An Urban Tree Care Conference
January 17th & 18th, 2019

The size and shape of the hole are important. We want to encourage roots to grow out horizontally, where they will find the resources they want. The ideal planting hole is only as deep as the root system, measured from the top of the highest root to the bottom of the root ball. The hole should be much wider, however – two to three times as wide as the root ball (see figure below). Carefully place and align the tree in the hole, and backfill with the same soil you took out to make the hole. When the hole is halfway backfilled with soil, add enough water to fill the hole, and let it settle in before adding the rest of the soil. Flatten the soil surface, making a retention berm around the edge of the hole, and flood that basin. This gives the tree a very thorough initial watering.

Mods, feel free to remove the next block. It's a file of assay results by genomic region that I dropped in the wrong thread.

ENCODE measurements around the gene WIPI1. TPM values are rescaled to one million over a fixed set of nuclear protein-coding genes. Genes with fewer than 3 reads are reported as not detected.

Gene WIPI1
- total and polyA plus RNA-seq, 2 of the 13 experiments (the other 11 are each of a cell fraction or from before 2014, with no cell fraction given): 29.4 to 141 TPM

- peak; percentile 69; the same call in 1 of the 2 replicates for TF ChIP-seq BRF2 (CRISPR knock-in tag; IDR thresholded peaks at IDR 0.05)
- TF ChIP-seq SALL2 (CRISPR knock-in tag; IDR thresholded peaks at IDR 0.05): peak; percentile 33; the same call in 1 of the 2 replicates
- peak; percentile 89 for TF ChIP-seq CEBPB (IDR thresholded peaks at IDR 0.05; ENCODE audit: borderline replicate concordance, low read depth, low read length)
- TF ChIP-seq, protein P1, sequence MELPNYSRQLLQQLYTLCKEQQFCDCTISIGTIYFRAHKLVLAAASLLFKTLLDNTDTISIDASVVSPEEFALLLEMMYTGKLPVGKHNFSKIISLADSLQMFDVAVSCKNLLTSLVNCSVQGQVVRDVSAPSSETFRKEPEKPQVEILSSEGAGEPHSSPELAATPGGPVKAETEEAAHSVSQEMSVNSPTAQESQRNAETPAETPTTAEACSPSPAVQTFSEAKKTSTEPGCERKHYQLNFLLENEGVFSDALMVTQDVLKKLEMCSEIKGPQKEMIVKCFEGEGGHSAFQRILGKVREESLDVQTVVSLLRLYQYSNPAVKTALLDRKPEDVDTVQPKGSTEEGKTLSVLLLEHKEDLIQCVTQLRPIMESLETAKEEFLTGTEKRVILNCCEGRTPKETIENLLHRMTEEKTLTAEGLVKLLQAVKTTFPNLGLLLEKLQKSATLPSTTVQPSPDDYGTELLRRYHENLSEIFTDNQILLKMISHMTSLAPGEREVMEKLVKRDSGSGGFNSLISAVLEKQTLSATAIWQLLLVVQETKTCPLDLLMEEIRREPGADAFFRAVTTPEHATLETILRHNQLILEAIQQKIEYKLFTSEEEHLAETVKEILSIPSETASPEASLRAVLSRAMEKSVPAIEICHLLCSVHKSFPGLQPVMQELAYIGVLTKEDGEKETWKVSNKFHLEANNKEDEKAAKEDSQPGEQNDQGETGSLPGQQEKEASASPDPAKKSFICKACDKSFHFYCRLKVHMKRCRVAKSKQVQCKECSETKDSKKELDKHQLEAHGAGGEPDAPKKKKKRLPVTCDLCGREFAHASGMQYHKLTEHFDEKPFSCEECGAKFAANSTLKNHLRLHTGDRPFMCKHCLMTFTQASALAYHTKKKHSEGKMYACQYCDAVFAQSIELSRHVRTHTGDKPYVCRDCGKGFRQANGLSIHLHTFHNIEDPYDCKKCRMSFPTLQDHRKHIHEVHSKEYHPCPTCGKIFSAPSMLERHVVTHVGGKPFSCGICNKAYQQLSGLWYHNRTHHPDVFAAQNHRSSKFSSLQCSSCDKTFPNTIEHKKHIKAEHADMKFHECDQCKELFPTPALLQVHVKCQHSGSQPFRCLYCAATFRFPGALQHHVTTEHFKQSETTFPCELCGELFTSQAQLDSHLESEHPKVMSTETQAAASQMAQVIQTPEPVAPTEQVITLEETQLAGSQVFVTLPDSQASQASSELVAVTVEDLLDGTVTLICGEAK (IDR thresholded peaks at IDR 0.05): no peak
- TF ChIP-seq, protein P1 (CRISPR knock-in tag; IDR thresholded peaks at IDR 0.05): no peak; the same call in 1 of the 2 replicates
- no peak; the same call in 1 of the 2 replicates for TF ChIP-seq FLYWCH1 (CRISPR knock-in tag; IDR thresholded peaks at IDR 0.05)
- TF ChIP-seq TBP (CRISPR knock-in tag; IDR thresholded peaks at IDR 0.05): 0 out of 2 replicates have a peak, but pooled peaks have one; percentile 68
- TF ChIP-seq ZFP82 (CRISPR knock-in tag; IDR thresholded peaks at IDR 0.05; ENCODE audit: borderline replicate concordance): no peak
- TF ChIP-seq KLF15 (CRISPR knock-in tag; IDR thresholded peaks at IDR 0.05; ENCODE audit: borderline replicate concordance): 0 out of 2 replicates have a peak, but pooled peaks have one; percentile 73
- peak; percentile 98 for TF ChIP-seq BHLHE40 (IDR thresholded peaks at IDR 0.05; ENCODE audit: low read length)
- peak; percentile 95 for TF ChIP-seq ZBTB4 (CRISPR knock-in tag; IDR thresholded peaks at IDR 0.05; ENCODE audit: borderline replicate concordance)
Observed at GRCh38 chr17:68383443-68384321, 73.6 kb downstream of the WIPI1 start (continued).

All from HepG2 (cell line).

TreePlantingTree planting hole. A = native soil; B = un-amended native soil backfill; C = lightly amended native soil backfill; D = mulch. Image: Joran Viers

Most soils will not need any amendments (like compost) added. Trees don’t need rich soils. However, if the native soil on your site is very sandy (like on the west side of Albuquerque) or a heavy, tight clay, adding a small amount of compost can help. Add no more than 10% by volume, and mix it well into the backfill soil before backfilling the hole. Do not add sand to clay soils, or clay to sand soils – it is not easy or practical to change the natural soil texture, and you are more likely to create additional problems than to improve things.

Learn more about tree planting by visiting this website from the University of Florida.